Rob Horton is a boy who has just lost his mother. He keeps all the memories regarding his mother tightly in ‘a-locked-up-suitcase’ deep in his heart, in his effort to press his sorrow and sadness. It only makes him a gloomy, lonely little boy who becomes an easy target for bullying at school. He lives in a motel with his father who works as a cleaning service there. Like Rob, his father also hides his sadness for his late wife deep in heart, that the two ‘men’ lives together almost without the warm of love.
On that special day, two things happened to Rob, two events that would change his life forever. First, he found a tiger—yes, tiger!—caged lonely in a small wood behind the motel. The tiger overwhelmed him, it felt like an enchantment for him. He kept thinking about the mysterious tiger, and these thoughts made him stronger. So, when another troubled kid like Rob—a new girl in school—was bullied, it was Rob, the little skinny Rob, who bravely tried to stop it.
Like Rob, Sistine—yes, the girl was named after the famous chapel!—has also lost her father through a divorce, and was forced to live with her mom, whom she didn’t like. But unlike Rob, Sistine has a ‘bursting’ and impulsive character. They were both disliked by their friends, and found comfort in each other’s presence. And now Sistine insisted to Rob that they must, somehow, let the caged tiger free from its confinement. So, what do you think Rob will do when the owner of the tiger gave him the cage keys? Would he let it free? And what had the tiger has to do with Rob’s problem? In what way will it cure him? You must read the book yourself to get to the bottom of the idea.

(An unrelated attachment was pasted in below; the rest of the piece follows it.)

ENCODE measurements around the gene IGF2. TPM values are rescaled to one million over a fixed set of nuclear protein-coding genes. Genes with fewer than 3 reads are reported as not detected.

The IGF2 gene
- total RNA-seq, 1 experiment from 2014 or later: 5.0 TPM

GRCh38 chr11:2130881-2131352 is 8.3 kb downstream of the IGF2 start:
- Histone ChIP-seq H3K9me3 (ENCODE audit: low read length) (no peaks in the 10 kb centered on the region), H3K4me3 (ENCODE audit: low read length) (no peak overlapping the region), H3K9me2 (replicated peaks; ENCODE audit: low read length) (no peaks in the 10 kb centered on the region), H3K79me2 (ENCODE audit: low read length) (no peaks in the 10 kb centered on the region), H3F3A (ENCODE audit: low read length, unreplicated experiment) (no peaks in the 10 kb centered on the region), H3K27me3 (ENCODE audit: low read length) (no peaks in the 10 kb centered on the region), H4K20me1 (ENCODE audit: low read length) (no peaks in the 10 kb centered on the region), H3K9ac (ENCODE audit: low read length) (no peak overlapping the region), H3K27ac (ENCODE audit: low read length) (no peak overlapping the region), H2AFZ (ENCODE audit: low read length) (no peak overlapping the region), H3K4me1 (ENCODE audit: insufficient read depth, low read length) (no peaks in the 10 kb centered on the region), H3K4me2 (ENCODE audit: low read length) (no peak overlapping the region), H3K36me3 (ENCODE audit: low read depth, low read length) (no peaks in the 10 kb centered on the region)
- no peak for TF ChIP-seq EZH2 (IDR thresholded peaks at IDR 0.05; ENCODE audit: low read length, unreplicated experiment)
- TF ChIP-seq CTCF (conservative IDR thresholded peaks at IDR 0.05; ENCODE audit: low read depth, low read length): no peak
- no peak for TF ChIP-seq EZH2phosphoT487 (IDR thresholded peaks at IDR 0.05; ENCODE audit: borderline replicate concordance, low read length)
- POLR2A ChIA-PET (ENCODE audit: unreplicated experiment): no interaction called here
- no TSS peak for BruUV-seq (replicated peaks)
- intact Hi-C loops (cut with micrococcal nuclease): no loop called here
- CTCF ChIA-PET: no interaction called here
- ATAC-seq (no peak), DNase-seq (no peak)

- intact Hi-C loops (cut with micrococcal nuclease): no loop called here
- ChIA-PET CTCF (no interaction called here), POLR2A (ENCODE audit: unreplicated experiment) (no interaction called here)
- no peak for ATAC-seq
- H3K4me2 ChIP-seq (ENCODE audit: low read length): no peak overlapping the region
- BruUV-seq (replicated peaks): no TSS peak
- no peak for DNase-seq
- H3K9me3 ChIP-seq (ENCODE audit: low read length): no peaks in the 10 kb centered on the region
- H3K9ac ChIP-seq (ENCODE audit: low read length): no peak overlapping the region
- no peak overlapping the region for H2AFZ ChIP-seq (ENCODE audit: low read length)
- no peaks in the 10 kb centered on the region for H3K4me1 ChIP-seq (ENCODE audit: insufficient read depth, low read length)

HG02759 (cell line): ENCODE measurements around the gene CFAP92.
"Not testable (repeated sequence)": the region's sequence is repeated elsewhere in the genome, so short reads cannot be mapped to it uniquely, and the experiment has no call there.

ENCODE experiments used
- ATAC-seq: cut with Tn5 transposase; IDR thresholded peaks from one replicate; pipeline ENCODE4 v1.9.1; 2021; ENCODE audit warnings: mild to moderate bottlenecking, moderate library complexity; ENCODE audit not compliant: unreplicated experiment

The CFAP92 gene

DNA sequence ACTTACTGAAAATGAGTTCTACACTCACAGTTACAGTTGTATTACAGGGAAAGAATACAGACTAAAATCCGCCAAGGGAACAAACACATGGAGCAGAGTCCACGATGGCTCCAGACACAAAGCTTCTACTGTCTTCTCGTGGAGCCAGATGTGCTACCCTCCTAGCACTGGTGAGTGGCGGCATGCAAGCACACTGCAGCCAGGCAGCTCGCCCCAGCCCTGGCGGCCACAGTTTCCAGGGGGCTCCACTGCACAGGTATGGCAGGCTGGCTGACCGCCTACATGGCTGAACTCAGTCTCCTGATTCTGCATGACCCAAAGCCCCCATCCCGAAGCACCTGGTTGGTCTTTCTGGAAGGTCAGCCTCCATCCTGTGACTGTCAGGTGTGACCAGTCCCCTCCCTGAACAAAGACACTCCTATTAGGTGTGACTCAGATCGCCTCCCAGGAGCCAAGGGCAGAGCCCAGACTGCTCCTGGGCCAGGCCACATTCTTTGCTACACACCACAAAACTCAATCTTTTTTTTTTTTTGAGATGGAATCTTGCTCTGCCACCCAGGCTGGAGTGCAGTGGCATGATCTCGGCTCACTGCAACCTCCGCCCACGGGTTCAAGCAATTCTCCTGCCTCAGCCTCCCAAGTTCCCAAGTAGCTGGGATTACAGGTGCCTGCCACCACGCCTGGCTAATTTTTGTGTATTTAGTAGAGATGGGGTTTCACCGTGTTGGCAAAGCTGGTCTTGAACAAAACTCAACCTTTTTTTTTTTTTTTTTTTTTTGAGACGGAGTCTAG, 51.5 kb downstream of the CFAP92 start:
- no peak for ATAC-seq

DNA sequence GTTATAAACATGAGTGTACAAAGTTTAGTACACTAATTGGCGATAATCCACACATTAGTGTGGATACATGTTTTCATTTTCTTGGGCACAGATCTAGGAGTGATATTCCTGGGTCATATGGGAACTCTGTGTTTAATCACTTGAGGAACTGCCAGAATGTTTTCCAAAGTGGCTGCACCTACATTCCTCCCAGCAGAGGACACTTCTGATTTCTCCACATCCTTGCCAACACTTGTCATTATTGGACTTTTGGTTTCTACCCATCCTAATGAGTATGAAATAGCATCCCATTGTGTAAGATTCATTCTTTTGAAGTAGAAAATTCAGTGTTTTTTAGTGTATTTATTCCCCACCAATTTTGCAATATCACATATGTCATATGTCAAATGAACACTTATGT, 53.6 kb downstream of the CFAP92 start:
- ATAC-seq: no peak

One thing’s for sure, this book teaches us to always live the truth, no matter good or bad it is. Yes, it seems a cliché, but let’s admit it, we often tend to run away from the truth in many ways. Sometimes the truth is so hard to face, but we must believe that, not only time, love can also heal—either taken or given.
Five stars for The Tiger Rising, as although the story is quite simple, it keeps a much deeper reflection. I also love the magical and shrine air of the story (in the tiger, and in the name of ‘Sistine’).